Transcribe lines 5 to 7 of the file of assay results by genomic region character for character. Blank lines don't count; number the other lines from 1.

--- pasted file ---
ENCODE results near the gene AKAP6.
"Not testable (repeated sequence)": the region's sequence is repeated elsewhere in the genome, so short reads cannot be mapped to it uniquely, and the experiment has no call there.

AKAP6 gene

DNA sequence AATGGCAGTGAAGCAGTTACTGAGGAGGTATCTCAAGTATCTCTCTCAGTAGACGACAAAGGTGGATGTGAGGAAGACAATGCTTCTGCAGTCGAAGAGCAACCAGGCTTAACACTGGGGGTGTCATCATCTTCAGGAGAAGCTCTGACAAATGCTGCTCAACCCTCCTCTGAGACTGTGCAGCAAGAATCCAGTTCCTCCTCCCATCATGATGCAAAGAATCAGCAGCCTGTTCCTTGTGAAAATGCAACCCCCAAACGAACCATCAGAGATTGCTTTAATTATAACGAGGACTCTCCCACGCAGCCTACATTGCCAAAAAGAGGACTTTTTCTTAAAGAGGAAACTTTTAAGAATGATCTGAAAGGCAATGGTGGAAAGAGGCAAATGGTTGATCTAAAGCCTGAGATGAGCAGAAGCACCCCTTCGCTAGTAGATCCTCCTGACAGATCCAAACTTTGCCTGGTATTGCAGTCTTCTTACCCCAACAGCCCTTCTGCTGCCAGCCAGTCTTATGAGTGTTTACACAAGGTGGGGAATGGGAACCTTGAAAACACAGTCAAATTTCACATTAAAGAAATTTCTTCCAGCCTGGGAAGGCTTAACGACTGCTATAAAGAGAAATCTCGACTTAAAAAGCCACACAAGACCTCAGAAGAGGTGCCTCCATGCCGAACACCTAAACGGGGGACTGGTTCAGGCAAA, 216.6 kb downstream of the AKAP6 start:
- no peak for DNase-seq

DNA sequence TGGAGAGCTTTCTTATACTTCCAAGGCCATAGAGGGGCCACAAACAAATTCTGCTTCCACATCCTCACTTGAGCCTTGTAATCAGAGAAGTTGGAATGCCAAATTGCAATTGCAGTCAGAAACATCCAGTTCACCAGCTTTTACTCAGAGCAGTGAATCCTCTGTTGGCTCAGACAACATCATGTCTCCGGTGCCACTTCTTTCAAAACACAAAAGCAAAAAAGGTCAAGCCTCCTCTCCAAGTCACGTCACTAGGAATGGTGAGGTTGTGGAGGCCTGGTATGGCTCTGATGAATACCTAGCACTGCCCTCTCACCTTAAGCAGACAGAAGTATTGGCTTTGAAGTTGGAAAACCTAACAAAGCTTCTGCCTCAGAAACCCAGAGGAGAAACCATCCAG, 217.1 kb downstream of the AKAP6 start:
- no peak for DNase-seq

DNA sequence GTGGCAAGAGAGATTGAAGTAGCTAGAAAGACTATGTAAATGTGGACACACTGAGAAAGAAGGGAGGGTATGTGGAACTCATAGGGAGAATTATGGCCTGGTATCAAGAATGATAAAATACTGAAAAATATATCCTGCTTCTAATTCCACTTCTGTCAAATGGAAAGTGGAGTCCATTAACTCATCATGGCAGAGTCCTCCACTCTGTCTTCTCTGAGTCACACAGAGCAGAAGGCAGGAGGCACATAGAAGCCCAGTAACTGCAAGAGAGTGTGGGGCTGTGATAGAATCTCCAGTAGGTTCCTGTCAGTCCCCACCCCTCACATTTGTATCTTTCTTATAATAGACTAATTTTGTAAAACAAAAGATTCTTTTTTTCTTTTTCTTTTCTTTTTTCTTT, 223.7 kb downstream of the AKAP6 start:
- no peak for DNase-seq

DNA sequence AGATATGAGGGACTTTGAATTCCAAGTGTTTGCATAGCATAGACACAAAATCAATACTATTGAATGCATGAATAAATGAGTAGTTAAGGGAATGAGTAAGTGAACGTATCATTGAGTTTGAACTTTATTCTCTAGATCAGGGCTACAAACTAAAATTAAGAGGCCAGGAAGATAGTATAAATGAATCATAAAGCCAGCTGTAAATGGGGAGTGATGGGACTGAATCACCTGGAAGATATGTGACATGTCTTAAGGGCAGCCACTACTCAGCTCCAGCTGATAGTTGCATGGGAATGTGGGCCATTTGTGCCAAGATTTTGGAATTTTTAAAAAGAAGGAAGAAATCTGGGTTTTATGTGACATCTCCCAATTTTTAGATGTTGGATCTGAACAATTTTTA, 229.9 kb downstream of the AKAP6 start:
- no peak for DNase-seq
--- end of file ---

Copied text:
- no peak for DNase-seq

DNA sequence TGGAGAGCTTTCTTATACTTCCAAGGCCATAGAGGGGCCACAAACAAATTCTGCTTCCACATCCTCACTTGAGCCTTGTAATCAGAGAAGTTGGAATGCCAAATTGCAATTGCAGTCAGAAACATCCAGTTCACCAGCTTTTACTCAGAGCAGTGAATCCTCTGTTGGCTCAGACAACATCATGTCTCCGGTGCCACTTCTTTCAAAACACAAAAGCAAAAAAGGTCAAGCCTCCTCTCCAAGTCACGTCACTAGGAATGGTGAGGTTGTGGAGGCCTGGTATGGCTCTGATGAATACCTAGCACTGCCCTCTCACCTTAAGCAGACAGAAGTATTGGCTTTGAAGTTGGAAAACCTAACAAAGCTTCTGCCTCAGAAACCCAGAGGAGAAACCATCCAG, 217.1 kb downstream of the AKAP6 start:
- no peak for DNase-seq